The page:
Grief Counseling, Therapy After Loss
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Grief and Loss
Losing someone or something you love can be very painful and overwhelming. Extreme sadness mixed with other surprising emotions such as shock, anger and guilt are normal and necessary reactions to loss. Everyone grieves differently, but allowing yourself to experience grief is an important and healthy part of the healing process.
Many find that additional support from licensed psychologists or psychiatrists helps to promote a healthy healing process. Grief is a process in which the more you understand and actively work through, the more effective the healing is. If you or a loved one is experiencing a significant loss, search TherapyTribe for a grief counselor today.
What is Grief Counseling?
Grief is an emotional response to a loss. Often the most intense grief is in response to the loss of a loved one or a divorce, but grief can also be experienced from the loss of: a job, a pet, a friendship, safety after a trauma, financial stability, etc. Typically, more significant losses involve more intense grief. Also, significant changes in your life such as a move, a job change or retirement can lead to feelings of grief and mourning for your old life.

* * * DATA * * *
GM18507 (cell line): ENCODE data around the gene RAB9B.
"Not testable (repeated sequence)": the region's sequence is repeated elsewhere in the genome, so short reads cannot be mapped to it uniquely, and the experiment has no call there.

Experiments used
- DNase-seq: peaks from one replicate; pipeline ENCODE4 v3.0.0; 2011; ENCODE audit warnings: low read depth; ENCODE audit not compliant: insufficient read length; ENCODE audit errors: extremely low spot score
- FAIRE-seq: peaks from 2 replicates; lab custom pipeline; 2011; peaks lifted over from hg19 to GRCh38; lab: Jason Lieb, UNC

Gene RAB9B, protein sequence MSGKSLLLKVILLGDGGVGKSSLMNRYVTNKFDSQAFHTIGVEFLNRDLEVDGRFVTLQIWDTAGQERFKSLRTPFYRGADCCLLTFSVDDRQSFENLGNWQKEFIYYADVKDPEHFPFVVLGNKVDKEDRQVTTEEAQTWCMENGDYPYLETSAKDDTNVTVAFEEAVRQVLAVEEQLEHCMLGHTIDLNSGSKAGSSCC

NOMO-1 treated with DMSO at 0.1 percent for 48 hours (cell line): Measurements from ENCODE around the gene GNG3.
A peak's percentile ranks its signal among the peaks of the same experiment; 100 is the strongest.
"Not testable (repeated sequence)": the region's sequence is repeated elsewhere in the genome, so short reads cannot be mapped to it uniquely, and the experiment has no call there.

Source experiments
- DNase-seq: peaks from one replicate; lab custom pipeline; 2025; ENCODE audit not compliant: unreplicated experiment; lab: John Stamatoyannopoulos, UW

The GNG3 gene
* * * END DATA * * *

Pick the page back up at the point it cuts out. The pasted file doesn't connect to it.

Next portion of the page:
Stage or Symptoms of Grief
Grief is multi-faceted with emotional, physical, social, behavioral and spiritual aspects. Depending on the person's personality, family values, culture and religious beliefs, grief can manifest itself differently. Researchers have moved away from the conventional view that grief moves through orderly and predictable stages. There is not a typical response to a loss, nor a normal timeline for grieving. However, there are some common symptoms of grief: